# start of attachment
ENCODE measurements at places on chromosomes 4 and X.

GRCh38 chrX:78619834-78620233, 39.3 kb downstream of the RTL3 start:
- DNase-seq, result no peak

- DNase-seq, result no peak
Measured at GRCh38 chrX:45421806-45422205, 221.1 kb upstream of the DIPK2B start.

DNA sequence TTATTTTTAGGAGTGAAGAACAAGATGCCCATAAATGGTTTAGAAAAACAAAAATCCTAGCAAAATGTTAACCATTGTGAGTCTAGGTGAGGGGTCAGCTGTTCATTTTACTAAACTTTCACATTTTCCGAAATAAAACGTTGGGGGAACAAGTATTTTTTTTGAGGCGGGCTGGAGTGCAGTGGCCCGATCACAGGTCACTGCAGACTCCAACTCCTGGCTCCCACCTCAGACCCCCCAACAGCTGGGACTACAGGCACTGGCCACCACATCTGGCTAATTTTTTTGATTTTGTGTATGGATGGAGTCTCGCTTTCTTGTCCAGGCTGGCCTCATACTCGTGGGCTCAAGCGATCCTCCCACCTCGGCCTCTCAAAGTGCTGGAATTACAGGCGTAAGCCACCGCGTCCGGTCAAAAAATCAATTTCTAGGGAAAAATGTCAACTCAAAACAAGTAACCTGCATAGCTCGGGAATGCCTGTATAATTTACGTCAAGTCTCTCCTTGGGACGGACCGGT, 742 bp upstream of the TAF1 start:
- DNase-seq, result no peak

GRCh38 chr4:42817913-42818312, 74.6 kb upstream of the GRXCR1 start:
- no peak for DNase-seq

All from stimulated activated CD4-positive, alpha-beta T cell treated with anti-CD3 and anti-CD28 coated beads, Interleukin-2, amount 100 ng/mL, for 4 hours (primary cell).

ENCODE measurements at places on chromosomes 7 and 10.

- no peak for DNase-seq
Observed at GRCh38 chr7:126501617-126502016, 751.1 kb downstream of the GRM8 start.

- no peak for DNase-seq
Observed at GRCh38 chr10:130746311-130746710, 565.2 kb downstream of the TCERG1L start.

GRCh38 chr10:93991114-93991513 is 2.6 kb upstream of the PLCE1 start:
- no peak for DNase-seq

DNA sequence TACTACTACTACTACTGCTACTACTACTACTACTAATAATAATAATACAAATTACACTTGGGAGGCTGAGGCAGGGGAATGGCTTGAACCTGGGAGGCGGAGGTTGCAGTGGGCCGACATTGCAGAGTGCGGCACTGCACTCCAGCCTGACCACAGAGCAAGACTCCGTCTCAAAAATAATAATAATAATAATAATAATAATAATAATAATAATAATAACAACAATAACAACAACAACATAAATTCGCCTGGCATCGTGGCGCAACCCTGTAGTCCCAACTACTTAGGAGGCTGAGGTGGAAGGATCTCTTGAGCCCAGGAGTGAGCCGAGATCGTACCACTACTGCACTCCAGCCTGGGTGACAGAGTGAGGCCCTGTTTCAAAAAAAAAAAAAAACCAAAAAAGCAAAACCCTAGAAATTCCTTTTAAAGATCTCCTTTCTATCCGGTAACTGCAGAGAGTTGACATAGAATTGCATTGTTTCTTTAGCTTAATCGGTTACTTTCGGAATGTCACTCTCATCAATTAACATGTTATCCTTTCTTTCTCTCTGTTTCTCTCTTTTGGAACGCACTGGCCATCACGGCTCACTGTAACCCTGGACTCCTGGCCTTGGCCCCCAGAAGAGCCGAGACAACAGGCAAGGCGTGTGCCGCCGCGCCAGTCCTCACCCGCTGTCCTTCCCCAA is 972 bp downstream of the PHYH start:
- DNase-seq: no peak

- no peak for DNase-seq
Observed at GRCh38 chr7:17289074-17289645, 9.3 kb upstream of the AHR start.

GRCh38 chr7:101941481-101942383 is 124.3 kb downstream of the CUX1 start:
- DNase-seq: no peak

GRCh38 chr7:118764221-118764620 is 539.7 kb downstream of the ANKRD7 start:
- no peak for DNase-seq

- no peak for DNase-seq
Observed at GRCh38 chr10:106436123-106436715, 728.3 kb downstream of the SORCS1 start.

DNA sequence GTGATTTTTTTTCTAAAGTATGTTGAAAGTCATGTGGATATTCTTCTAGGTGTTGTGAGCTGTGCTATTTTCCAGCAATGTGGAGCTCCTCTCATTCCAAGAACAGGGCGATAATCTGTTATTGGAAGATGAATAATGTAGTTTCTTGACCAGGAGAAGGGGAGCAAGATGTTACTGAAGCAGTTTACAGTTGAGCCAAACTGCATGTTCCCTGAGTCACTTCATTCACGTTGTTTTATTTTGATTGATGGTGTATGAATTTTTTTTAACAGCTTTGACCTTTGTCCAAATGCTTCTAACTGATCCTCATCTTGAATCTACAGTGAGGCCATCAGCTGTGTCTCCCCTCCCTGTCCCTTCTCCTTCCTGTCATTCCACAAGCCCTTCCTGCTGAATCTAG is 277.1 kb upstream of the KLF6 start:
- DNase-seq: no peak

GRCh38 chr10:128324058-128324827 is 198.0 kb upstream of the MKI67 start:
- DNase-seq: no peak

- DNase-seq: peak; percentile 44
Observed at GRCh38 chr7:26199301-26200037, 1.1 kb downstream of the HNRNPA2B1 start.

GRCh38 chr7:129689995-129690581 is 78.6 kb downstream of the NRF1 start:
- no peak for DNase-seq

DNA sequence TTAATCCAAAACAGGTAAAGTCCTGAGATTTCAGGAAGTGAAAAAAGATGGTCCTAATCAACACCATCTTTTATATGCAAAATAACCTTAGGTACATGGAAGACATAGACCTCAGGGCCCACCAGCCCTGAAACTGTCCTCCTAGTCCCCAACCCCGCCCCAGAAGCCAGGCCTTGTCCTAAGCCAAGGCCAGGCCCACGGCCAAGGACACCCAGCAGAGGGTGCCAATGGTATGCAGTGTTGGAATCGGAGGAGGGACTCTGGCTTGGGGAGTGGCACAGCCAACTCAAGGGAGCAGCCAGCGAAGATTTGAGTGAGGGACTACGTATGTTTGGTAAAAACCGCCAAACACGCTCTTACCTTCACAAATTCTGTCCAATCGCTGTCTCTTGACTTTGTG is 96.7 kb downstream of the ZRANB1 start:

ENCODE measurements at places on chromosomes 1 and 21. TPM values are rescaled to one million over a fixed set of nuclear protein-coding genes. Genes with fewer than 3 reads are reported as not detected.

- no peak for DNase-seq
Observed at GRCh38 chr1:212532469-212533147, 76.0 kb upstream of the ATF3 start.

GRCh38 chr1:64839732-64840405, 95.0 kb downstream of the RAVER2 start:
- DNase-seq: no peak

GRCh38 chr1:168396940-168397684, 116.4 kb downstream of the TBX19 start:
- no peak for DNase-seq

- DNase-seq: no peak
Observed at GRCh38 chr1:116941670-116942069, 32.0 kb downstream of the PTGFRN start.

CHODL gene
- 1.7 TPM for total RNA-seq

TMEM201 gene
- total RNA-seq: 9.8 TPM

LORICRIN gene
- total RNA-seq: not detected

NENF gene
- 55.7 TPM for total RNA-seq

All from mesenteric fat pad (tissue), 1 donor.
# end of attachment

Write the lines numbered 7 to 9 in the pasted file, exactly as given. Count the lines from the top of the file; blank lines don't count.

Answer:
- DNase-seq, result no peak

GRCh38 chr4:42817913-42818312, 74.6 kb upstream of the GRXCR1 start:
- no peak for DNase-seq